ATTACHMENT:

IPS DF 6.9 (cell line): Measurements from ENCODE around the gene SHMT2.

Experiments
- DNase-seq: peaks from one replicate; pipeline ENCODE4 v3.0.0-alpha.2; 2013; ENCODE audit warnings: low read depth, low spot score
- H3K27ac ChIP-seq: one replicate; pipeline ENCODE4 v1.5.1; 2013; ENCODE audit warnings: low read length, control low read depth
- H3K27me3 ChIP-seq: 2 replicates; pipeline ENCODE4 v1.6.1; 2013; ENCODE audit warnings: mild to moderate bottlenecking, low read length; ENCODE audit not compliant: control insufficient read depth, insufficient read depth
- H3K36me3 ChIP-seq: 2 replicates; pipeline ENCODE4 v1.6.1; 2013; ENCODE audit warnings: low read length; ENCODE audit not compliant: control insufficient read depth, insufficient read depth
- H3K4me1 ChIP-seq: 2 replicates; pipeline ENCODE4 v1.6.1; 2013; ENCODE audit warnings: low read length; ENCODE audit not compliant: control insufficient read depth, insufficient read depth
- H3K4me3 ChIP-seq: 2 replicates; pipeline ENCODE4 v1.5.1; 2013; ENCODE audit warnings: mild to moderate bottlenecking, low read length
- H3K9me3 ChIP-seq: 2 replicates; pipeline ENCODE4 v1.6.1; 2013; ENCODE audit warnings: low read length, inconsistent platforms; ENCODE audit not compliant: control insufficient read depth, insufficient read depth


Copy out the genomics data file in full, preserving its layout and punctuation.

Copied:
IPS DF 6.9 (cell line): Measurements from ENCODE around the gene SHMT2.

Experiments
- DNase-seq: peaks from one replicate; pipeline ENCODE4 v3.0.0-alpha.2; 2013; ENCODE audit warnings: low read depth, low spot score
- H3K27ac ChIP-seq: one replicate; pipeline ENCODE4 v1.5.1; 2013; ENCODE audit warnings: low read length, control low read depth
- H3K27me3 ChIP-seq: 2 replicates; pipeline ENCODE4 v1.6.1; 2013; ENCODE audit warnings: mild to moderate bottlenecking, low read length; ENCODE audit not compliant: control insufficient read depth, insufficient read depth
- H3K36me3 ChIP-seq: 2 replicates; pipeline ENCODE4 v1.6.1; 2013; ENCODE audit warnings: low read length; ENCODE audit not compliant: control insufficient read depth, insufficient read depth
- H3K4me1 ChIP-seq: 2 replicates; pipeline ENCODE4 v1.6.1; 2013; ENCODE audit warnings: low read length; ENCODE audit not compliant: control insufficient read depth, insufficient read depth
- H3K4me3 ChIP-seq: 2 replicates; pipeline ENCODE4 v1.5.1; 2013; ENCODE audit warnings: mild to moderate bottlenecking, low read length
- H3K9me3 ChIP-seq: 2 replicates; pipeline ENCODE4 v1.6.1; 2013; ENCODE audit warnings: low read length, inconsistent platforms; ENCODE audit not compliant: control insufficient read depth, insufficient read depth